Avalara > Blog > Ecommerce > Amazon and eBay Sellers: Why You Should Double-Check Your UPCs

Amazon and eBay Sellers: Why You Should Double-Check Your UPCs

  • Mar 28, 2016 | Bethany McDonald

As a seller on Amazon or eBay, you’ve already got a lot on your plate when it comes to offering new products, including writing compelling descriptions and sales copy, adhering to each website’s image guidelines, processing sales, gathering feedback, and troubleshooting customer issues.

Although it may seem tedious, adding ‘product UPC verification’ to your to-do list will not only save you headaches later on, but help increase your visibility in the marketplace and even boost sales.

Understanding UPCs

A Global Trade Item Number (GTIN) is used to identify a product for sale in a database. Manufacturers, wholesalers, and retailers all rely on GTINs for inventory and supply chain management. Like a fingerprint, GTINs are unique to each product, and can be used anywhere in the world.

A Universal Product Code (UPC) is a type of GTIN, and is the most commonly used form of product identification in the US; however, other common GTINs used in other countries or in special industries include European Article Numbers (EANs) and International Standard Book Numbers (ISBNs).

The UPC is represented as a barcode with a series of 12 digits. The first six to 10 digits represent the company prefix, a unique number assigned to a given business by GS1, a nonprofit organization that develops and maintains supply chain coding standards, followed by the item reference number. The final number is known as the check digit, which is generated by a formula using the first 11 digits, and is used to ensure the accuracy of the information when the barcode is scanned.

Use UPCs to Improve Your Business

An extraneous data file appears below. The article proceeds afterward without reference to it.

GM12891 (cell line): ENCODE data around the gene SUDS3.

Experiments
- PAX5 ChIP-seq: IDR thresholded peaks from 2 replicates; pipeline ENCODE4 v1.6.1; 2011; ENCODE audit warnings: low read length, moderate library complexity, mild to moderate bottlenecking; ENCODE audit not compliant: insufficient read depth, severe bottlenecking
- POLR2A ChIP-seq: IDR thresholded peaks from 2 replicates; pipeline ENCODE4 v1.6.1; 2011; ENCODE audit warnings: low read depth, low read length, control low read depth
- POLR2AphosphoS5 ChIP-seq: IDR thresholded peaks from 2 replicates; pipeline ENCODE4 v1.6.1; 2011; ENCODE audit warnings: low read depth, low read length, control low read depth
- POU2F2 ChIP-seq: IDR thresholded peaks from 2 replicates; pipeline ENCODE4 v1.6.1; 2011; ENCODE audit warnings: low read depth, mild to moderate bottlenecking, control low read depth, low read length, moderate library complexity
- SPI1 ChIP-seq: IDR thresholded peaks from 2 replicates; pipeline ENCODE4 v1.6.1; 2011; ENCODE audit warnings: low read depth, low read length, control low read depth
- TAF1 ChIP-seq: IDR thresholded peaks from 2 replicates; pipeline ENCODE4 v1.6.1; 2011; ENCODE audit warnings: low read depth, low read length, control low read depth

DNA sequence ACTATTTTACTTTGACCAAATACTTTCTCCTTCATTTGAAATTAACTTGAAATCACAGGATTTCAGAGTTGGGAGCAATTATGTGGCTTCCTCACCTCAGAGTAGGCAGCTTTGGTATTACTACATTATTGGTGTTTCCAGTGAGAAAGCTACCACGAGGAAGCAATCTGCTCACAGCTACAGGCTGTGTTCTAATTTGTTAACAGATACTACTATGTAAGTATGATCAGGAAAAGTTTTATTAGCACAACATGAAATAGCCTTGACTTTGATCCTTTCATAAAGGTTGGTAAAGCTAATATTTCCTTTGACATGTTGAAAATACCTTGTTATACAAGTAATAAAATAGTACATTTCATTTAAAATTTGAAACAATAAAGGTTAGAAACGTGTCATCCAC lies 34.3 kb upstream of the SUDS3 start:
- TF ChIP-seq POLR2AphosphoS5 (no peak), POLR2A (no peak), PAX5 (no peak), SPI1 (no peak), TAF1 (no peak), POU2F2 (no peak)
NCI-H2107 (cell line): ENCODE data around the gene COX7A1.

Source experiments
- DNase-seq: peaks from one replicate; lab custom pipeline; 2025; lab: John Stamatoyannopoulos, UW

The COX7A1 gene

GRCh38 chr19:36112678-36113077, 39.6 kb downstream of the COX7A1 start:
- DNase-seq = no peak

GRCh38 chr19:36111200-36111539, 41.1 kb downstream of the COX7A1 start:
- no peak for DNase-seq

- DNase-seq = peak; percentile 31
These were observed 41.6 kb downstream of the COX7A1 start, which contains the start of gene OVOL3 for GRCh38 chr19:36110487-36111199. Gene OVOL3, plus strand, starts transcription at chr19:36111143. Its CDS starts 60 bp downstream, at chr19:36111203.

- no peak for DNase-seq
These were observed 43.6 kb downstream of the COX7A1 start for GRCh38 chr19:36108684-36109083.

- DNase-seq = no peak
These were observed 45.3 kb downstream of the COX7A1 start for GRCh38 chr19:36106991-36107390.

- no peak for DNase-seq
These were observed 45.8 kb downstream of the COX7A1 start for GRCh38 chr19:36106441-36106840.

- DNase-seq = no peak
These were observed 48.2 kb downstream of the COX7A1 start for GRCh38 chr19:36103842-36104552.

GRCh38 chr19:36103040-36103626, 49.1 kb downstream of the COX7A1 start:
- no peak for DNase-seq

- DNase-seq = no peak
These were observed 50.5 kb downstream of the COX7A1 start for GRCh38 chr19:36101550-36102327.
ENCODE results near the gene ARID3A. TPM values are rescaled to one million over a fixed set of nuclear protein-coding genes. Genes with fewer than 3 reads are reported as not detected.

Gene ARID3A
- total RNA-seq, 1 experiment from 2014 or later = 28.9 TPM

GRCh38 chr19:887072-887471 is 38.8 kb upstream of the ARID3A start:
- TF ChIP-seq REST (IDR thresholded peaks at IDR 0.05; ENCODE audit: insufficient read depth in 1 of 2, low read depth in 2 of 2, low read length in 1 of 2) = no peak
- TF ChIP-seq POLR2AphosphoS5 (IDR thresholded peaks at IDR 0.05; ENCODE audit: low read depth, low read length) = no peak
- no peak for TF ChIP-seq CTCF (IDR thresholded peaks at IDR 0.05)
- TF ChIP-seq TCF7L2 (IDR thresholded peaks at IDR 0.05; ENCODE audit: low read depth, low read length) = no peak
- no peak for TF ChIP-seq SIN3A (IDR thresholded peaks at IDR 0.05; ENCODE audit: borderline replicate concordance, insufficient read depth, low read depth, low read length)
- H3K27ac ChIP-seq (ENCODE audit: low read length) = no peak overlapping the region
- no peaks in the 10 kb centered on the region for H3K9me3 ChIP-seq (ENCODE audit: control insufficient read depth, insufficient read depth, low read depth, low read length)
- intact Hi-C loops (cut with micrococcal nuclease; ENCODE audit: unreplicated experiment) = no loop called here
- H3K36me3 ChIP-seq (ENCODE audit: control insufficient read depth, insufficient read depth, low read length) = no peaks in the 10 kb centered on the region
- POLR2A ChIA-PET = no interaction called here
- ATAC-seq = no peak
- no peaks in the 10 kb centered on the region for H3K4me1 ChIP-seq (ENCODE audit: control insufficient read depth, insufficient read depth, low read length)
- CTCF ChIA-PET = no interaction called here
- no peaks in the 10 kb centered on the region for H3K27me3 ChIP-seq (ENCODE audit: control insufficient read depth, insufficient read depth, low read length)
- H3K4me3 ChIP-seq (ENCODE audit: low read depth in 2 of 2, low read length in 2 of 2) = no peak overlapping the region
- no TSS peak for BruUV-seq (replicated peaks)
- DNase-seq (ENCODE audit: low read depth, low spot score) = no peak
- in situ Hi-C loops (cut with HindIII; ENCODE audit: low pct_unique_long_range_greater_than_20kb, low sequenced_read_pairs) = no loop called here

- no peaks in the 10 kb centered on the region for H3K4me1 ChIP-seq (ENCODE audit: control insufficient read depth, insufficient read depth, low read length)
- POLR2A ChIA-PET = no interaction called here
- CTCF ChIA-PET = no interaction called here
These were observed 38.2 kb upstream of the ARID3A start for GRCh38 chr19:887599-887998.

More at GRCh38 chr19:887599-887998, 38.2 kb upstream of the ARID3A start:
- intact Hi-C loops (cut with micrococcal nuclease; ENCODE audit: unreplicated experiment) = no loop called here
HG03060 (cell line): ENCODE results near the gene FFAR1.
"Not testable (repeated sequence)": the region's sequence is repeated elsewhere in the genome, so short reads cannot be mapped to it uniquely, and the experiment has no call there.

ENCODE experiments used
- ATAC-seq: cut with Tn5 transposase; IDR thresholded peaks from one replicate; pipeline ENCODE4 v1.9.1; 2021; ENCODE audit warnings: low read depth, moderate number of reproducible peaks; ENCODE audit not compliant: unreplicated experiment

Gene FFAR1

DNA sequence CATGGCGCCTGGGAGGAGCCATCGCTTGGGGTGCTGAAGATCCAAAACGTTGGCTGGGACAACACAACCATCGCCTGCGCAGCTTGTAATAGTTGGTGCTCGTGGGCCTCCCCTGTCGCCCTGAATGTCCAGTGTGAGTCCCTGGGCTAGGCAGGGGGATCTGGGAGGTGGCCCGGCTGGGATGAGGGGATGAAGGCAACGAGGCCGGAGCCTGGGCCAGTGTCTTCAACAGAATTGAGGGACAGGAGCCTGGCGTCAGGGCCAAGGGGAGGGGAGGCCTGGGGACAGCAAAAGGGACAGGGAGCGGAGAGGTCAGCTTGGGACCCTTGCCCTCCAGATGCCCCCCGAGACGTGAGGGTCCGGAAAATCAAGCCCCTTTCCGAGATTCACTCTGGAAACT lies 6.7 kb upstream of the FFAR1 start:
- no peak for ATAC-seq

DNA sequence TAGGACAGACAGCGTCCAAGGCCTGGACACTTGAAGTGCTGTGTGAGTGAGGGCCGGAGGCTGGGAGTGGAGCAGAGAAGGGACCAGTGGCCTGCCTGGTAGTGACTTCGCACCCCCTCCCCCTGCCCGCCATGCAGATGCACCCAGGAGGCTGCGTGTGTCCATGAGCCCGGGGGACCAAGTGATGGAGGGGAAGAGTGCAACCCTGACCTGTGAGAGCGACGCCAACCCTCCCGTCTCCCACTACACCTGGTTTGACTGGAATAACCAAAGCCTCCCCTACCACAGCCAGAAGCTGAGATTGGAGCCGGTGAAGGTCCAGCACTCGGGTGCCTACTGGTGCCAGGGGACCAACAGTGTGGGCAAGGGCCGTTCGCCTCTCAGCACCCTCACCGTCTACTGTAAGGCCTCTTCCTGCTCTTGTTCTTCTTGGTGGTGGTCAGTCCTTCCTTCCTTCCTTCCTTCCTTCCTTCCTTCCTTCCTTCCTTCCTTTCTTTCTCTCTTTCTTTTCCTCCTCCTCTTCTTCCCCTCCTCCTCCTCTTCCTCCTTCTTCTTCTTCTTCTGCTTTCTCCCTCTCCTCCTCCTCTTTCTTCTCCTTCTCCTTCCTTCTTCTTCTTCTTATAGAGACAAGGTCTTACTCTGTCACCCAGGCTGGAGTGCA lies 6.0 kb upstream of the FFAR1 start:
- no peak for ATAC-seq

In order to list a product, Amazon requires sellers to obtain and input a UPC or similar GTIN for most categories. In addition, eBay launched an initiative in 2015 that required sellers to include GTINs in order to complete new listings.

For both website marketplaces, the reasons for requiring GTINs are the same: These codes improve listing accuracy, boost product visibility, and help customers quickly and easily find your products. Amazon specifically uses GTINs to help sellers match their products to existing listings, which greatly enhances their visibility and increases the chances of customers viewing their offer. eBay listings that include GTINs benefit from priority placement in eBay deals and promotions and are also eligible for business tools, such as pricing guidance and trending price alerts.

Verifying UPC Accuracy

Sellers on both the Amazon and eBay platforms are solely responsible for obtaining and verifying the accuracy of GTINs. If a code is inaccurate, out-of-date, or the seller has entered the data incorrectly, it is the seller’s responsibility to remedy the situation and compensate the customer. As such, it’s critical to verify and double-check UPC and other GTINs for accuracy before listing your products.

Although GTINs are unique to individual products, manufacturers are allowed to reuse codes for obsolete or outdated products after a certain amount of time has passed. This is especially important for sellers listing older models of products that are still on the market.

In order to obtain seller and item information, as well as verify that the codes are accurate, sellers should use GS1’s free Global Electronic Party Information (“GEPIR”) lookup tool. Although GEPIR can provide additional information regarding the UPC owner, there are other free online databases, such as HIPAASpace that simply confirm whether a UPC is valid.

While potentially cumbersome, taking the time to verify that you’re inputting the correct UPC for your products will benefit both you and your customer in the long run.

Sales tax rates, rules, and regulations change frequently. Although we hope you'll find this information helpful, this blog is for informational purposes only and does not provide legal or tax advice.
Avalara Author
Bethany McDonald
Avalara Author Bethany McDonald